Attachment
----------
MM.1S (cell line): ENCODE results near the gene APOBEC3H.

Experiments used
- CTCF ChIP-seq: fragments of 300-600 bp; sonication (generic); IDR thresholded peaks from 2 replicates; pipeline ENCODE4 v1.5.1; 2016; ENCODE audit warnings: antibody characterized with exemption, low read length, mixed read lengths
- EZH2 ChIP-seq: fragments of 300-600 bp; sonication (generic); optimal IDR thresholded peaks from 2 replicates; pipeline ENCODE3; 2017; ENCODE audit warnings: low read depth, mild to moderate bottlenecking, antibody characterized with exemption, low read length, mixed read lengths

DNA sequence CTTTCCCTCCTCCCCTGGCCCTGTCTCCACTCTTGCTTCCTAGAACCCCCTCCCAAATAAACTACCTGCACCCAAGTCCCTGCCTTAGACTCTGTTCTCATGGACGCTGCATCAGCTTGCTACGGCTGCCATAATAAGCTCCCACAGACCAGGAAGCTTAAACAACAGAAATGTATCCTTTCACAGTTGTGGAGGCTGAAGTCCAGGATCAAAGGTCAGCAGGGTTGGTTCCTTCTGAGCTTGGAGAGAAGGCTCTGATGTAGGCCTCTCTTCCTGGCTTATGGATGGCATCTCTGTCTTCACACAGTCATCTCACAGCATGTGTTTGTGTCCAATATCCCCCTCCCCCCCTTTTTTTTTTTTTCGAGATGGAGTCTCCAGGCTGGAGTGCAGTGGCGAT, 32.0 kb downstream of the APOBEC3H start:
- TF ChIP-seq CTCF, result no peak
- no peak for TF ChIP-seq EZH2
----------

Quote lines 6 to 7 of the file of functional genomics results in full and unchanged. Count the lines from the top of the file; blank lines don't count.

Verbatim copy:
- TF ChIP-seq CTCF, result no peak
- no peak for TF ChIP-seq EZH2